I have no doubt that my experience as a child of any appreciation of achievement being expressed in only the most restrained of fashions was a generational one and I certainly hold nothing against my parents in this regard – but I can’t help thinking that this has probably played its part in my subsequent discomfort on finding myself the object of approbation. I know that Mother and Father were proud of some of the things that I did, because I have since heard through third parties that this was so.

I believe that my judgement is reasonably sound when it comes to determining which of the things that I have done have been of value, whether that be in my chosen profession or in my artistic endeavors. I find it very difficult to accept praise for things that I do not think have been done well.

In one extreme but illustrative example of the sort of difficulties I encounter I was once a small part of a production which received for its final performance an extended and – in my view – well deserved standing ovation – for completely the wrong reasons. The audience applauded the manner in which we dealt with an incident on stage rather than the quality of the performance. This upset me to a disproportionate degree.

The intensity of my feelings of embarrassment upon being the object of eulogy is apparently not confined to that which is said – but also can arise from that which is not… whether that be by the omission of reference to achievements of which I am quite proud, or through knowledge that some present do not actually agree with the sentiments that are being expressed… in which situation I have found myself in the past.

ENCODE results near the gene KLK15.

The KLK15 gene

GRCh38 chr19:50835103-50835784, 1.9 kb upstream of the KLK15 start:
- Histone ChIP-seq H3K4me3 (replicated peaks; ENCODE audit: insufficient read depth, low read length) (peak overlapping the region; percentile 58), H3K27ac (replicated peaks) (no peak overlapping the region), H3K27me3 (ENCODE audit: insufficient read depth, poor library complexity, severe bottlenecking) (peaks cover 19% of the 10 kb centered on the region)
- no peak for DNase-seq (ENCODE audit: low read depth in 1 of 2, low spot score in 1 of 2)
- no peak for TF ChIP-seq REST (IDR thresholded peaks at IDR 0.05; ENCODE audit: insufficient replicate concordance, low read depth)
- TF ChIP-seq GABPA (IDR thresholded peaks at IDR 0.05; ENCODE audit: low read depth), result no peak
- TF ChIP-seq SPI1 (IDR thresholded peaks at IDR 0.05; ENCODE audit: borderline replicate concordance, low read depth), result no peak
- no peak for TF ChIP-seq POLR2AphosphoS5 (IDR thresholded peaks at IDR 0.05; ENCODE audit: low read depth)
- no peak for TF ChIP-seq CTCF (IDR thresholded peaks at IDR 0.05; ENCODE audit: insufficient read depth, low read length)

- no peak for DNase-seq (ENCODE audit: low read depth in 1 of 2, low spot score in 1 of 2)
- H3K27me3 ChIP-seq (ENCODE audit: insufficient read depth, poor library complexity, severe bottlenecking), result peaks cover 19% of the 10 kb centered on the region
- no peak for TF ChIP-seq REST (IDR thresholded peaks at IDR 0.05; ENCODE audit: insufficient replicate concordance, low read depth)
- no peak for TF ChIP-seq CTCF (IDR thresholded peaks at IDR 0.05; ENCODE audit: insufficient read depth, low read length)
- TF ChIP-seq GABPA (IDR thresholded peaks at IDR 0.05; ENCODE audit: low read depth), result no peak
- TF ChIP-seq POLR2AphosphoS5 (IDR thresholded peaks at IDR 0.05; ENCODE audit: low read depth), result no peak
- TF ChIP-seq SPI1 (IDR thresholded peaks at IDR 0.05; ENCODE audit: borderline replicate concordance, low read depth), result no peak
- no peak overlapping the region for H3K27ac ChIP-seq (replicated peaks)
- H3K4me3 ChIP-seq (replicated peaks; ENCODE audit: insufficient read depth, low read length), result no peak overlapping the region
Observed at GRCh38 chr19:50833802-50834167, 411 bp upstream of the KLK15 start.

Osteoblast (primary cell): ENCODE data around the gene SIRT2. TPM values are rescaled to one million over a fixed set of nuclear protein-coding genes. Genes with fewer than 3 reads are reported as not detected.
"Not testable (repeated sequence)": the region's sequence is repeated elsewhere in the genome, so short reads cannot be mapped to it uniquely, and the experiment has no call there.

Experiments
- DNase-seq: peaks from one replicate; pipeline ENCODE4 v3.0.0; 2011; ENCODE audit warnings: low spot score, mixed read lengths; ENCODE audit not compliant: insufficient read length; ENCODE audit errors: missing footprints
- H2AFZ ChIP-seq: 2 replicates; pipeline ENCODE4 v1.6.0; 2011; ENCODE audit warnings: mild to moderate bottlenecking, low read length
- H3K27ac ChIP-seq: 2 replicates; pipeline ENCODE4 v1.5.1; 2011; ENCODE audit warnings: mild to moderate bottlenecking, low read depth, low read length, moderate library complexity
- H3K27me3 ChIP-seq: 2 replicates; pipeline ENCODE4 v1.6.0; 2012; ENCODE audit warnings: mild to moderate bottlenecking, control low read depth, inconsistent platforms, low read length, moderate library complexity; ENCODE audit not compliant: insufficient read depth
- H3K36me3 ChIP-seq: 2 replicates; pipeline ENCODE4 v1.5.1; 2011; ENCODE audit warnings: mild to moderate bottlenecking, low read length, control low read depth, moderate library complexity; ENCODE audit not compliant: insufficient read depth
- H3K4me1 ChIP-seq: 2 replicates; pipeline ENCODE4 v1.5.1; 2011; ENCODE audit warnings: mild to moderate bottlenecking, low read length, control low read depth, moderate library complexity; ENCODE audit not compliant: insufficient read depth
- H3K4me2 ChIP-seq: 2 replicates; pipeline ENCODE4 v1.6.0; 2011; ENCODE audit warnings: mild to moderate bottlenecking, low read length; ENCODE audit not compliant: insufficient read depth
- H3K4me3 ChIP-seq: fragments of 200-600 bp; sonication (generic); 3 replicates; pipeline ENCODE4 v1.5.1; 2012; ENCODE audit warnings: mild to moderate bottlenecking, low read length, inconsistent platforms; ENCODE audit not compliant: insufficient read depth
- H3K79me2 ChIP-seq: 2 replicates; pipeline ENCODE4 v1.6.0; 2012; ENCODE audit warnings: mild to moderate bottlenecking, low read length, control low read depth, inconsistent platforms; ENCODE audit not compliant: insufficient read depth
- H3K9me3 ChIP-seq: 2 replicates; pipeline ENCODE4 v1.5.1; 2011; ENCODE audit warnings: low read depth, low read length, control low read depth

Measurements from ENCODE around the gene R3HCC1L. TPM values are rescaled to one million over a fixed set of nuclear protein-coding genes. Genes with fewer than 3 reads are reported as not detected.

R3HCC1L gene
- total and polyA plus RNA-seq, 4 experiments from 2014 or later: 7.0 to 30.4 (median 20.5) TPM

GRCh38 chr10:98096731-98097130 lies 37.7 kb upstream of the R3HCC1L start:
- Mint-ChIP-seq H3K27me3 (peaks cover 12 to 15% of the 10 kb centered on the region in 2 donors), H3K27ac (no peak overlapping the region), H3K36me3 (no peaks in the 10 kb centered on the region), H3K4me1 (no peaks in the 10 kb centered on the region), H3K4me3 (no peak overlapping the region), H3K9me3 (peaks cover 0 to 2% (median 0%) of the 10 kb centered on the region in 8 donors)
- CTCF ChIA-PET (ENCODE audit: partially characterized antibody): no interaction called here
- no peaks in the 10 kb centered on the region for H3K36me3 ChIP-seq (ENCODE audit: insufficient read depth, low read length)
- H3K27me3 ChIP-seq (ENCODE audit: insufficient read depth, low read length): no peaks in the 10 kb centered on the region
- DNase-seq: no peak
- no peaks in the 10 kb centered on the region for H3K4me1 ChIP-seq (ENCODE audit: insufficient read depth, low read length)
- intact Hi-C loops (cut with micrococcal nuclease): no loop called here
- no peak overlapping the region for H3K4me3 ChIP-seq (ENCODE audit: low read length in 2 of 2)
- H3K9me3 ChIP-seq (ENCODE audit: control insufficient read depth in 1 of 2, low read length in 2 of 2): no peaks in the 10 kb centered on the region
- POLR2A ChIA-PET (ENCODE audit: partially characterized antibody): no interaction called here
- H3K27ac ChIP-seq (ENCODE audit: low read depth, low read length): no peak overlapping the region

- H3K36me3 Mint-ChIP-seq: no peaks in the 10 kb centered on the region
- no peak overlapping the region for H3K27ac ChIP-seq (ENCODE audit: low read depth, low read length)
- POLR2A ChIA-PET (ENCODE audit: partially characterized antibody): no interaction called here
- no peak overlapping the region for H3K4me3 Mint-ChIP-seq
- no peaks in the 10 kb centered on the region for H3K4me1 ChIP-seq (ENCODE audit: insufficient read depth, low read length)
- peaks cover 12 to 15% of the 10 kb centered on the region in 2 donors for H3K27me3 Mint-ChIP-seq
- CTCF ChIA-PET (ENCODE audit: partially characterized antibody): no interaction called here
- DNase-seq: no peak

As will be clear from this diatribe I really am quite conflicted over this business, which should go some little way to explaining my preference for shying away from the whole kit and caboodle.

But then – maybe I am just over-thinking things…

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Image from Pixabay


…day more this week…


…week more this academic year…


…fortnight more until retirement…



Come on! You can do this…

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Photo by Andy Dawson Reid…until I retire!

Actually it is a little less than a month, being a mere four weeks… or twenty working days…

A rapid (and doubtless wildly inaccurate) calculation suggests that over the last forty years I have worked somewhere around nine thousand and two hundred days. And now I have only twenty to go!

Further – there are only six weeks left until we leave these shores and head west.

So – how is it all going?